If I were to pick one plant that says September like no other, it would be the aster or Michaelmas daisy.
Being born in September, when I first opened my eyes I saw the same sights as the aster opening its petals: an approaching winter, crisp frosts and plenty of lights in firework and Halloween form! Like me, the Michaelmas daisies launch into this world not afraid of the darkening nights and perfectly happy with their extra layers in the form of multi leaved stems.
Unlike myself, who hails from quite a small family, these daises belong to one of the largest plant families in existence – their relatives ranging from echinacea to dahlias and chrysanthemums.
Popular through the first half of the 20th Century, these autumn daisies sadly saw a decline in popularity in the 1970s – however few other plants offer us such a brightly illuminated border option at this time of year. In ancient Greek the name aster literally translates as star – a word still rooted in our language to this day – asterisk (little star) and disaster (meaning ‘ill-starred’). They certainly do look like a multi-coloured garden galaxy when used en masse.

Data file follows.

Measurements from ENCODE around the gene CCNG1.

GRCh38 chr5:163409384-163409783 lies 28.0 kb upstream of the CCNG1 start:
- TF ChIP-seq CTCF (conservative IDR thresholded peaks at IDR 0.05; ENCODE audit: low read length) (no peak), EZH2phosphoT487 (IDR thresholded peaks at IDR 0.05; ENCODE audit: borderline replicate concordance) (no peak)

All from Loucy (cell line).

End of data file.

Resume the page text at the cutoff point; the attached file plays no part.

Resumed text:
Tall novi-belgii types are often used at the back of a border, but for a lower growing option that sits nicely at the front of a border, there are dwarf asters – neat and won’t blow around in the wind – rather like a plant perm! Or for a few feet higher, a rather attractive colouration is offered with aster lateriflorus ‘Prince’ – also particularly resistant to powdery mildew which is a great benefit.
I really am going to put my neck on the line, or as this is horticultural, maybe I should say on the twine, and say that this plant is the best option you can find for your September garden. Hardy, sturdy, long lasting, colourful, hard to kill (trust me, I’ve tried!) and a great investment offering annual aster appreciation.
So as the fashion houses of the United Kingdom turn our high street brown and orange with the colours of the season, our borders will be a far more pastel affair with the pinks, blues, purple and whites of the asters of autumn.
Written By Camilla Bassett-Smith